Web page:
“AI-based endpoint protection takes a different approach, establishing a behavioral baseline for the endpoint through a repeated training process. If anything unusual happens, the AI ​​can report it and take action. , whether it’s sending a technician notification or even reverting to a safe state after a ransomware attack, this provides proactive threat protection, rather than waiting for signature updates.

“The AI ​​model has proven to be more effective than traditional AV. For many small and medium businesses served by an MSP, the cost of AI-based endpoint protection is typically a small number of devices and therefore should be less of a concern.The other thing to consider is the cost of cleaning up after infection – if AI-based solutions help to avoid potential infection, they can pay for themselves by avoiding cleaning costs and, in turn, creating greater customer satisfaction.

Machine learning versus SMS scams

With flexible work between office and home and the use of personal devices to complete tasks and collaborate post-pandemic, it’s important to be wary of scams taking place in text messages.

“With malicious actors diversifying their attack vectors during the pandemic and beyond – using Covid-19 as bait in SMS phishing scams – organizations are under intense pressure to bolster their defenses,” said Brian Foster. , chief product officer at ReliaQuest – formerly at MobileIron.

“To protect devices and data against these advanced attacks, the use of machine learning in mobile threat defense (MTD) and other forms of managed threat detection continues to evolve as an approach. very effective security.

“Machine learning models can be trained to instantly identify and protect against potentially harmful activity, including unknown and zero-day threats that other solutions cannot detect in time. Equally important, when the machine learning-based MTD is deployed through a unified endpoint management (UEM) platform, it can augment the baseline security provided by UEM to support a mobile security strategy. layered business.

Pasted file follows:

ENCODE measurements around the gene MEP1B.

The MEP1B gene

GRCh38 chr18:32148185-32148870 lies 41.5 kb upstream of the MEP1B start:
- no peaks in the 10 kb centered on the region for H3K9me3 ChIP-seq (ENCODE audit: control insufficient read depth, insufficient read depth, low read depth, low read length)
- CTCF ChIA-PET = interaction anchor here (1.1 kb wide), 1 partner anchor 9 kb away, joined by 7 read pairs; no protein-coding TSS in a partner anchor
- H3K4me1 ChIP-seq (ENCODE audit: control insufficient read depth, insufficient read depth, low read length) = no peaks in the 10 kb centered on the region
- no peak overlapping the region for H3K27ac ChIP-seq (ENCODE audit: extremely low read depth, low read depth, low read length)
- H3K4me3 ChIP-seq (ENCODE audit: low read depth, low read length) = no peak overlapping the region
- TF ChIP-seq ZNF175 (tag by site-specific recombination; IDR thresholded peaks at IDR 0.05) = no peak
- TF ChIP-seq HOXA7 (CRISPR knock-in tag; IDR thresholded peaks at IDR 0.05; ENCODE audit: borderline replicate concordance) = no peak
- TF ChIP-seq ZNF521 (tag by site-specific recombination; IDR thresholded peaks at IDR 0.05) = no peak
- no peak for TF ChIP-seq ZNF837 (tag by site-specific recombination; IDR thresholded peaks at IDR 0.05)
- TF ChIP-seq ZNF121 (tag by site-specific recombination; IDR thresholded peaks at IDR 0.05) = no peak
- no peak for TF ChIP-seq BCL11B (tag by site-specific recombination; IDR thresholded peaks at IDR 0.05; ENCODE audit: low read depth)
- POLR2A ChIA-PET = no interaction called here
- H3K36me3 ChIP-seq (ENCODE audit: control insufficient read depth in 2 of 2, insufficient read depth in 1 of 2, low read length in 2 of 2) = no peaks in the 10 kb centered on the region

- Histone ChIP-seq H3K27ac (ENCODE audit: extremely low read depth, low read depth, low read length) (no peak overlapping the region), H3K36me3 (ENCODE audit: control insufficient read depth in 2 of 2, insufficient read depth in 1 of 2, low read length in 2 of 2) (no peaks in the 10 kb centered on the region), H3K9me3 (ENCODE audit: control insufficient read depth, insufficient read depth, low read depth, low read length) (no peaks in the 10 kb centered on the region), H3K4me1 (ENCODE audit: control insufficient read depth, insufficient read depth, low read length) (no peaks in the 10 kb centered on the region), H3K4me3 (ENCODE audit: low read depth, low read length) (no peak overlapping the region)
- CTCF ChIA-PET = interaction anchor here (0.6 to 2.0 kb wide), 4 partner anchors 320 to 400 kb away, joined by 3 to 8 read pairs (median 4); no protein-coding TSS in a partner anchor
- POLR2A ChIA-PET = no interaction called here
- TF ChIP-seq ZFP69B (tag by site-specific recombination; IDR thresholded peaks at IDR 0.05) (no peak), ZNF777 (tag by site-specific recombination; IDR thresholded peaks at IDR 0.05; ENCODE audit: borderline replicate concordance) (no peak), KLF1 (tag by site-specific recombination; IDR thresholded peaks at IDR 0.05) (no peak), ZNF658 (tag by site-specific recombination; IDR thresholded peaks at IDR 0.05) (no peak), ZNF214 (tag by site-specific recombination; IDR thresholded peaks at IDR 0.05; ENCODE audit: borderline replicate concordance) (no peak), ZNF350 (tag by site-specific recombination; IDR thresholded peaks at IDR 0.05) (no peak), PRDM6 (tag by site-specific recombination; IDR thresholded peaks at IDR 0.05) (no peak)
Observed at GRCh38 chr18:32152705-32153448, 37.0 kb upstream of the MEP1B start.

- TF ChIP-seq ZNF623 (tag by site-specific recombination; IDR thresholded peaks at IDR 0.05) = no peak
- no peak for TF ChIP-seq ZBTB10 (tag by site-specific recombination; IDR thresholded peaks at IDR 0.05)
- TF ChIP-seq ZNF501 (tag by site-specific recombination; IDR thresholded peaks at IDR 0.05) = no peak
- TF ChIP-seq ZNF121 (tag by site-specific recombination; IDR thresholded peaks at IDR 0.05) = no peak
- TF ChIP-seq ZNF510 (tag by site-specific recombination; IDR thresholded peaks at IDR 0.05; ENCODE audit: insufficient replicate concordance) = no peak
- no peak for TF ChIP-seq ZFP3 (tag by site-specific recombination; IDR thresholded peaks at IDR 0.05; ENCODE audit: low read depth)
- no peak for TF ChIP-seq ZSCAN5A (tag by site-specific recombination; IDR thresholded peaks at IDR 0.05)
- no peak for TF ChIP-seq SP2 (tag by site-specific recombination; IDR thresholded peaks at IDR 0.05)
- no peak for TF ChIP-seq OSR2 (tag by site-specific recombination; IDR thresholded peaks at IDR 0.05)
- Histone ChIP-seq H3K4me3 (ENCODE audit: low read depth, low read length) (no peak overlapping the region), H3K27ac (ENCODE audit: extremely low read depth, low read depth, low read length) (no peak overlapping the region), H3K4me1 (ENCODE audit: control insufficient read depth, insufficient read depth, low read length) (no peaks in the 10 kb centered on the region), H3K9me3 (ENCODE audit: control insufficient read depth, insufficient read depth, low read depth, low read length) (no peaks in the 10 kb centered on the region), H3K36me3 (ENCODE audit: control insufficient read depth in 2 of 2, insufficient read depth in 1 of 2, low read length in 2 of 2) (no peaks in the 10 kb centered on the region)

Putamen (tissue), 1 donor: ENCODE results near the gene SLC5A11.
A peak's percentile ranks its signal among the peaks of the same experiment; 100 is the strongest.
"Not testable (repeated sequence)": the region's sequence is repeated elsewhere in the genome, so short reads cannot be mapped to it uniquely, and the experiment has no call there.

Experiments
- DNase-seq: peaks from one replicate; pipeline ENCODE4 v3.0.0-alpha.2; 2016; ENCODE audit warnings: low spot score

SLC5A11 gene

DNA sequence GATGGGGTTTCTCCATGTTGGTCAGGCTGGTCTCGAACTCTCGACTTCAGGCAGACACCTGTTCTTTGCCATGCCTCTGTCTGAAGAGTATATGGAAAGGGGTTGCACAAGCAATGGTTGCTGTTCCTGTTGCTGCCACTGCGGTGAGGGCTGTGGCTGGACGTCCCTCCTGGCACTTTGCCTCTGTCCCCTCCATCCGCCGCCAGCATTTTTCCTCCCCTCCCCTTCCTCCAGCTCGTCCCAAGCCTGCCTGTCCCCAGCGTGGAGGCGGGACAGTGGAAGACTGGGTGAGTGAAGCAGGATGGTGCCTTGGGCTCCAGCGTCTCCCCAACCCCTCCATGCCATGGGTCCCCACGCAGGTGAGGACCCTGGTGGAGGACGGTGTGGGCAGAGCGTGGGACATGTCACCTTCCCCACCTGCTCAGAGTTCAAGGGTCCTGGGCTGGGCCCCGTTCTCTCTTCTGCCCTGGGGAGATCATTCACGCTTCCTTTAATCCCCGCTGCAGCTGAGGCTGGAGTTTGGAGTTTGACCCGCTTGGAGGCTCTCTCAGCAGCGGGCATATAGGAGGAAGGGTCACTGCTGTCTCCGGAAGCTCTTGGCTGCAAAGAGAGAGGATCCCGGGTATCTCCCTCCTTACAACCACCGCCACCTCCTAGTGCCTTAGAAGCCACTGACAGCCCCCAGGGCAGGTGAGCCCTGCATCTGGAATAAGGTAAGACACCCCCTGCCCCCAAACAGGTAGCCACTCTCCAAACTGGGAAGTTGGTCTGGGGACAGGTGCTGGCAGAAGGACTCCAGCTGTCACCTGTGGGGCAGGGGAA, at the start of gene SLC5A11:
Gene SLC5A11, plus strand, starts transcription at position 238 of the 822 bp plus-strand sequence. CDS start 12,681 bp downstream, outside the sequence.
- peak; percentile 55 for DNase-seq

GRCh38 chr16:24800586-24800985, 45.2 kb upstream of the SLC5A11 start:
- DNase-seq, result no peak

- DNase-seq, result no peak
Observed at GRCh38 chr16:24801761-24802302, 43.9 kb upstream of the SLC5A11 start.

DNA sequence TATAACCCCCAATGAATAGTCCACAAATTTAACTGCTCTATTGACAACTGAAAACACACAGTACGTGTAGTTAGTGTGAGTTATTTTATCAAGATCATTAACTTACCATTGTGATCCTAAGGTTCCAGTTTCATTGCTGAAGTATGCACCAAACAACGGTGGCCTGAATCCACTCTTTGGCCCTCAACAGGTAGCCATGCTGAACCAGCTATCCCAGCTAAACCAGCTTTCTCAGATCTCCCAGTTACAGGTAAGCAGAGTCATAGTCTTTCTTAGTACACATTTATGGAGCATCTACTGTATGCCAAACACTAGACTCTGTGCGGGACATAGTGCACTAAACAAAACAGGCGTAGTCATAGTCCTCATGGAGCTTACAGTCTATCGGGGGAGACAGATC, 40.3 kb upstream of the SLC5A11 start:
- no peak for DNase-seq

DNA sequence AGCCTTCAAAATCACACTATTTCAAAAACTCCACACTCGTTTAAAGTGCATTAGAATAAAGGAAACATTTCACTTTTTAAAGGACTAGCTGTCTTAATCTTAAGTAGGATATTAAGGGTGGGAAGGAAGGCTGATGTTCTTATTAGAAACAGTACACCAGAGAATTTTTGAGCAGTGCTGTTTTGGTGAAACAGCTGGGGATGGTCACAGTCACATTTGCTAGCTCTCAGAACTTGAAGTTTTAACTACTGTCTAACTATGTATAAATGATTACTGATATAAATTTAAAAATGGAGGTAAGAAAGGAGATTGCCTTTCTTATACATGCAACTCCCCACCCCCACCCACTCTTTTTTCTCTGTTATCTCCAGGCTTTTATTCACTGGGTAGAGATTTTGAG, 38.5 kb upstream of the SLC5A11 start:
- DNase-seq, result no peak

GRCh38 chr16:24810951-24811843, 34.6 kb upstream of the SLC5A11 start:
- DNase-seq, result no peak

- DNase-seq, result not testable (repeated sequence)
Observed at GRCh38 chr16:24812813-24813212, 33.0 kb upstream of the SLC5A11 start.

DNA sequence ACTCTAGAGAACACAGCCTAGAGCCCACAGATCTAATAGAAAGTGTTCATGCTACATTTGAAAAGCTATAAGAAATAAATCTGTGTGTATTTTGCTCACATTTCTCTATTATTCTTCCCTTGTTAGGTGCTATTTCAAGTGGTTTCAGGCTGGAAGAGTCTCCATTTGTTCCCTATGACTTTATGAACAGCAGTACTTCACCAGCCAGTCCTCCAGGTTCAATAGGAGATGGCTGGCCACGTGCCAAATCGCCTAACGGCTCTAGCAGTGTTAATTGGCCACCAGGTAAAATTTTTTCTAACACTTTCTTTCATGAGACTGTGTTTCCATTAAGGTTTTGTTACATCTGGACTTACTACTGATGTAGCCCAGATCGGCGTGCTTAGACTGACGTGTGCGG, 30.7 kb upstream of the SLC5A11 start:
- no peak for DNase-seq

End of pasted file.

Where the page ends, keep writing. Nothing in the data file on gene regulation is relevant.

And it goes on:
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“Machine learning is a powerful, yet unobtrusive, technology that continuously monitors application and user behavior over time to identify the difference between normal behavior and abnormal behavior. Targeted attacks typically produce a change very subtle in the device and most of them are invisible to a human analyst. Sometimes detection is only possible by correlating thousands of device parameters via machine learning.”

Obstacles to overcome

These use cases and many more demonstrate the viability of effectively uniting AI and cybersecurity personnel. However, Mike MacIntyre, vice president of product at Panaseer, believes the space still has hurdles to overcome for this to truly materialize.

“AI certainly holds a lot of promise, but as an industry we need to be clear that it is not currently a silver bullet that will solve all cybersecurity challenges and solve the shortage. skills,” MacIntyre said.

“That’s because AI is currently only a term applied to a small subset of machine learning techniques. Much of the hype around AI comes from how the products of Corporate security have embraced the term and misconception (intentional or otherwise) about what constitutes AI.

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“The algorithms built into many security products could, at best, be termed narrow or weak AI; they perform highly specialized tasks in a single, restricted domain and have been trained on large volumes of data, specific to a single domain. This is a far cry from general or strong AI, which is a system capable of performing any generalized task and answering questions in multiple domains.

“Another major hurdle that hampers the effectiveness of AI is the data integrity issue. There is no point deploying an AI product if you cannot access relevant data feeds or do not not install anything on your network The future of security is data-driven, but we’re a long way from seeing AI products live up to their marketing hype.